From the book "Art After Midnight: The East Village Scene" by Steven Hager; 1986 St. Martin's Press.

The first part is from chapter two "New Wave Vaudeville"; this chapter concerns the performance scene in New York's East Village centering around a series of events known as the "New Wave Vaudeville".

"Toward the end of the show, the lights dimmed and the room was filled with a thundering musical ovation. The curtains opened and the spotlight fell on a strange, unearthly presence wearing a black gown, clear plastic cape, and white gloves. As the orchestral refrain from Saint-Saens' 'Samson And Delila' was played, this strange Weimar version of Mickey Mouse began singing in an angelic voice. "I still get goose pimples when I think about it," remembers Joey Arias, who was in the audience that night. "Everyone became completely quite until it was over." The act was billed "Nomi by Klaus," but the man's real name was Klaus Sperber and he was McDermott's only true competion as star of the show.

After Sperber finished the aria, smoke bombs where lighted, strobe lights began to flash, and the sound of a spaceship launching was played at an ear-shattering volume. Sperber bowed and stepped backward. The crowd stood and screamed for an encore, but Sperber just kept backing up into the cloud of smoke. "It was like he was from a different planet and his parents where calling him home," says Arias. "When the smoke cleared, he was gone."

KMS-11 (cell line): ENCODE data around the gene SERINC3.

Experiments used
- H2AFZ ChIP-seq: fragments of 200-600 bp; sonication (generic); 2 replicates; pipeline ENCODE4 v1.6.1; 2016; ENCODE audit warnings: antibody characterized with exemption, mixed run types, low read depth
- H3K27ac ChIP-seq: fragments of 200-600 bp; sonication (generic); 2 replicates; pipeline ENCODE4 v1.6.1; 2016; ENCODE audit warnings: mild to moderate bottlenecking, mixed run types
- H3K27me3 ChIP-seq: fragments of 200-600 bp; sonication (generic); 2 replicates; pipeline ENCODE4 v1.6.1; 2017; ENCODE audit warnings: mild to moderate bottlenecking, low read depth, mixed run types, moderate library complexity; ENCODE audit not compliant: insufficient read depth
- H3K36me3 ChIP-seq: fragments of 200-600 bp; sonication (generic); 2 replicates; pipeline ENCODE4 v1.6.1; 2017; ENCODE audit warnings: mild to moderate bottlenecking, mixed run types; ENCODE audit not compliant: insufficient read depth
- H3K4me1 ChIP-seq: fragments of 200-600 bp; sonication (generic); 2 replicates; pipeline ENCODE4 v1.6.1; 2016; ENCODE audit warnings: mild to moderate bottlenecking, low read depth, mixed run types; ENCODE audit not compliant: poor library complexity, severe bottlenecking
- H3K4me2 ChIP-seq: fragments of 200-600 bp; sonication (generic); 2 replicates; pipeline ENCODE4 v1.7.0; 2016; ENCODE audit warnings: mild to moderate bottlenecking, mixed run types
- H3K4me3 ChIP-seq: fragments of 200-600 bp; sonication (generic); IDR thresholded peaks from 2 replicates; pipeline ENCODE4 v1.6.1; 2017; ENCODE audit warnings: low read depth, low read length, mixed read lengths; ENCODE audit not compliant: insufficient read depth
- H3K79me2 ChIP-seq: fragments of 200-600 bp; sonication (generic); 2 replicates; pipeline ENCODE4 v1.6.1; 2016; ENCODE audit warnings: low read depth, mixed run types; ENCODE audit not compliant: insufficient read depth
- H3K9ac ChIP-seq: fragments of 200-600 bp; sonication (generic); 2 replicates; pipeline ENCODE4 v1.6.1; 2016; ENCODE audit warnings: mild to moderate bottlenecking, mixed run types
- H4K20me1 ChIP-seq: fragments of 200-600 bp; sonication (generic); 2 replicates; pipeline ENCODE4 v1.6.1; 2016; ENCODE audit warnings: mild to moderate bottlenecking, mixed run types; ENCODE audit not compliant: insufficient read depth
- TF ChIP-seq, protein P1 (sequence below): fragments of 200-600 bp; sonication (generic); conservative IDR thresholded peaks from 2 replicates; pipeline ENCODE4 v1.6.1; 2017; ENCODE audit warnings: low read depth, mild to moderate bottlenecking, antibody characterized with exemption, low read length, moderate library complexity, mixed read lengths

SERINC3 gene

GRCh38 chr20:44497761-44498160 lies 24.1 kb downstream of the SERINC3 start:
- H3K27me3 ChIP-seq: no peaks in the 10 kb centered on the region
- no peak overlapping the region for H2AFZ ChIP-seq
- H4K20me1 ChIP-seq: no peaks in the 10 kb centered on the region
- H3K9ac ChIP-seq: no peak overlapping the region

An only child who was raised by a single mother in the German Alps, Sperber worked as an usher at the Berlin Opera in the late sixties, where he'd entertained the maintenance crew with his Maria Callas imitations. He had a stiking puppet like face, with a high forehead and sharply pointed nose. He heightened these features by plucking his eyebrows, wearing dark lipstick, and combing his hair into a crown with three points. He moved into an apartment on St. Mark's Place in 1972 and appeared in a camp production of Das Rheingold with Charles Ludlam's Ridiculous Theater Company.

A self-taught chef as well as a self-taught singer, Sperber took a job as a pastry chef at the World Trade Center and later formed a freelance baking company with Katy Kattleman. "I met Klaus at an Uptown disco," says Kattleman. "He was wearing a beret and a woman's jacket from the forties. I'd never seen anyone quite like him. He was so shy and quite. We both had two different lives: a straight day job and a real nutty night life. We Started going to Max's and CBGB together."

Magnusen lured Sperber into New Wave Vaudeville after hearing him sing on the way home from Max's one night. Sperber was friends with a young dancer named Adrian Richards, who had perfected a mimelike robot dance. Orignally scheduled to perform with Sperber, Richards backed out at the last minute, leaving only the name he'd invented for the act, an anagram of his favorite magazine, OMNI. Later on, Sperber took the name Nomi for himself.